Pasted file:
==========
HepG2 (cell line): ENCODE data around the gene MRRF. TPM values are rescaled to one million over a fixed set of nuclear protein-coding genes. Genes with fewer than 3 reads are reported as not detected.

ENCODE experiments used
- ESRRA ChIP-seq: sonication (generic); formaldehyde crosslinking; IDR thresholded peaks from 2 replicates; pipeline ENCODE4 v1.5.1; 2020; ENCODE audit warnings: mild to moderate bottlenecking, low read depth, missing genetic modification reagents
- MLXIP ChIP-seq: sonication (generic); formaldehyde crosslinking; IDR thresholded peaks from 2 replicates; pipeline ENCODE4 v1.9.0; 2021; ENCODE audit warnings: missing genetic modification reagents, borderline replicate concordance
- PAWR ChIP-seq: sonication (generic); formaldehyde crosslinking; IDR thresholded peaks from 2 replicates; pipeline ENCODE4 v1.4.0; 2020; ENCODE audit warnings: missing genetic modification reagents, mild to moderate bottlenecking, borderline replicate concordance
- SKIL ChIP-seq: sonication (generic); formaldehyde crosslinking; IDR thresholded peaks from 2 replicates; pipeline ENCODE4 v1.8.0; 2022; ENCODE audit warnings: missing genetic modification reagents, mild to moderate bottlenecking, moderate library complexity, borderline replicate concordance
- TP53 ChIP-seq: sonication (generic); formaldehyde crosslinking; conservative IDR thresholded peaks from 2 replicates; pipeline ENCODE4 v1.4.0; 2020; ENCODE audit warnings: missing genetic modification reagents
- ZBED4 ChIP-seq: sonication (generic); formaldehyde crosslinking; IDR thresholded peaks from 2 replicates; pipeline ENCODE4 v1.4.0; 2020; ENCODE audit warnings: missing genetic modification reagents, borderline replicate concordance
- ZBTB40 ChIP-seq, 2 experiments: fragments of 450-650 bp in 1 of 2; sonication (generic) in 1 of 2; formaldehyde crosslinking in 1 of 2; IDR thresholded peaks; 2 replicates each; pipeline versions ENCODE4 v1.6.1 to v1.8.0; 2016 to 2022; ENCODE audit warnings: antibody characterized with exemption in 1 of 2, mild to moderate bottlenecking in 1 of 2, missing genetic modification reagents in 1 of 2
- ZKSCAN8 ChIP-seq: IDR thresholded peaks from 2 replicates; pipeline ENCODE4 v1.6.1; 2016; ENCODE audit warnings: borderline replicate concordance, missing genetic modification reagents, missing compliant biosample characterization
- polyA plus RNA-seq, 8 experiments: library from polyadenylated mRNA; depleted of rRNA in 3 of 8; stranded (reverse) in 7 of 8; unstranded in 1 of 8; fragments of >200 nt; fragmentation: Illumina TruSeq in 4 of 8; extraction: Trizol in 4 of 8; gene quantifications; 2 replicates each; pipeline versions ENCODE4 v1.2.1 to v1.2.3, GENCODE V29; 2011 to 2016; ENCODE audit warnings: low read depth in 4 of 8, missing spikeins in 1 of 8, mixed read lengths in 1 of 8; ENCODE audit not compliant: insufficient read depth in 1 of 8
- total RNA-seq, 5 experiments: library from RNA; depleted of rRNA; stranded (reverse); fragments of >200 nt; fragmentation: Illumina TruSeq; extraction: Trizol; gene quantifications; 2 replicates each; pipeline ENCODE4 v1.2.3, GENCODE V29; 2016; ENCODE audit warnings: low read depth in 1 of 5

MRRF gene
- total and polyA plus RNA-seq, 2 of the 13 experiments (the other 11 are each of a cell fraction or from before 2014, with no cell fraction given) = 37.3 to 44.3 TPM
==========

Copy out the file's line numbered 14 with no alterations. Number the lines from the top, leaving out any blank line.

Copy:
- total and polyA plus RNA-seq, 2 of the 13 experiments (the other 11 are each of a cell fraction or from before 2014, with no cell fraction given) = 37.3 to 44.3 TPM